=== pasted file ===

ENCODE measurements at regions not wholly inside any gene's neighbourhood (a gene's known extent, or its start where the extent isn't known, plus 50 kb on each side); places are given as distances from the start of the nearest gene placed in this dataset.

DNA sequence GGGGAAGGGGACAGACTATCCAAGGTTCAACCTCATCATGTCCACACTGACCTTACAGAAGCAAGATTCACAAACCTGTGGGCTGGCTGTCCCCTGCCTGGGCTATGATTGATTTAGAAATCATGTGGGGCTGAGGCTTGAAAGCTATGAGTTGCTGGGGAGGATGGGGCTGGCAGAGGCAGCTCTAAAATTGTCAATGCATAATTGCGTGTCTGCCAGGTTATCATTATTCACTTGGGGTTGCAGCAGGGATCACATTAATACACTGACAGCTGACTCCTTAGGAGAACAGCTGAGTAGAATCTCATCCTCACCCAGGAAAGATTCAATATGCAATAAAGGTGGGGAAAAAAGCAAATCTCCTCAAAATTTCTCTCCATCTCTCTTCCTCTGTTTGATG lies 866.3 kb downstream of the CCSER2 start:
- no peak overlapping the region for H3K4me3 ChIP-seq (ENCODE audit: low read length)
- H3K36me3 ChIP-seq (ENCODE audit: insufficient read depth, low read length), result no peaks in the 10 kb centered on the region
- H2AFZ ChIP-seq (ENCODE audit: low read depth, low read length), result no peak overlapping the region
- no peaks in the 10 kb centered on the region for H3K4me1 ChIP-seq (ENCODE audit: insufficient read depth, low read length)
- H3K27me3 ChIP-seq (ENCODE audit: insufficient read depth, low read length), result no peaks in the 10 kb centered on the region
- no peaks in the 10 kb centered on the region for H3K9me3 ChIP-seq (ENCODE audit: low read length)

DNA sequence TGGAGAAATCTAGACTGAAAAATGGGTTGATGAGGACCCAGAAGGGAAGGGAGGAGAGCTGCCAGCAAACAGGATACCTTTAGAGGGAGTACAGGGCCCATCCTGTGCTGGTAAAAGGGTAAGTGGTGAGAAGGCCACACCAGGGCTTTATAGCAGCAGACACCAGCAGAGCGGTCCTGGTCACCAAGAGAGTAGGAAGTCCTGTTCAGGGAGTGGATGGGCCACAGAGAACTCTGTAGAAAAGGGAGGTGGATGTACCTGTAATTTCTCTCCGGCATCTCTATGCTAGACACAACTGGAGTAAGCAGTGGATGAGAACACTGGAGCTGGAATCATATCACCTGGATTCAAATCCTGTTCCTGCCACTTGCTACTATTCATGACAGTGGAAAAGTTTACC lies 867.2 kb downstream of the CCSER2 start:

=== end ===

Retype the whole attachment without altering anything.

ENCODE measurements at regions not wholly inside any gene's neighbourhood (a gene's known extent, or its start where the extent isn't known, plus 50 kb on each side); places are given as distances from the start of the nearest gene placed in this dataset.

DNA sequence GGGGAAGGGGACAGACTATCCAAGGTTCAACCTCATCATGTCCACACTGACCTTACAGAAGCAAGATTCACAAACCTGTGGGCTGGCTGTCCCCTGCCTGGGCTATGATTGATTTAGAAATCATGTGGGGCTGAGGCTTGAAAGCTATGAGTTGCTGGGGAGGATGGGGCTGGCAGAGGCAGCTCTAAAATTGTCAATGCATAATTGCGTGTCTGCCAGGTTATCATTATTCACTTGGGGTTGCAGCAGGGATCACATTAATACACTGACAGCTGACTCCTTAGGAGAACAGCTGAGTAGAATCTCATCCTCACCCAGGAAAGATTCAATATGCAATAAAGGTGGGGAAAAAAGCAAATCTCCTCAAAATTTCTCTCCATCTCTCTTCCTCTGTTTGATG lies 866.3 kb downstream of the CCSER2 start:
- no peak overlapping the region for H3K4me3 ChIP-seq (ENCODE audit: low read length)
- H3K36me3 ChIP-seq (ENCODE audit: insufficient read depth, low read length), result no peaks in the 10 kb centered on the region
- H2AFZ ChIP-seq (ENCODE audit: low read depth, low read length), result no peak overlapping the region
- no peaks in the 10 kb centered on the region for H3K4me1 ChIP-seq (ENCODE audit: insufficient read depth, low read length)
- H3K27me3 ChIP-seq (ENCODE audit: insufficient read depth, low read length), result no peaks in the 10 kb centered on the region
- no peaks in the 10 kb centered on the region for H3K9me3 ChIP-seq (ENCODE audit: low read length)

DNA sequence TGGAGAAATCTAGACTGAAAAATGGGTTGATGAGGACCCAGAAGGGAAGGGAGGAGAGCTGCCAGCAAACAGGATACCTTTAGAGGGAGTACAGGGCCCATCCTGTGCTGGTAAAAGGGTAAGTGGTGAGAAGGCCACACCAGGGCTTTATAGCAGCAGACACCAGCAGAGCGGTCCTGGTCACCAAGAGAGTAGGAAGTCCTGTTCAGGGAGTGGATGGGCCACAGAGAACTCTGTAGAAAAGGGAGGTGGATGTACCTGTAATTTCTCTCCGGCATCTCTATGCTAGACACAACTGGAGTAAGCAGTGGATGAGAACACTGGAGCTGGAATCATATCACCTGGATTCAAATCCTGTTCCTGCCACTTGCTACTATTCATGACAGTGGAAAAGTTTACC lies 867.2 kb downstream of the CCSER2 start: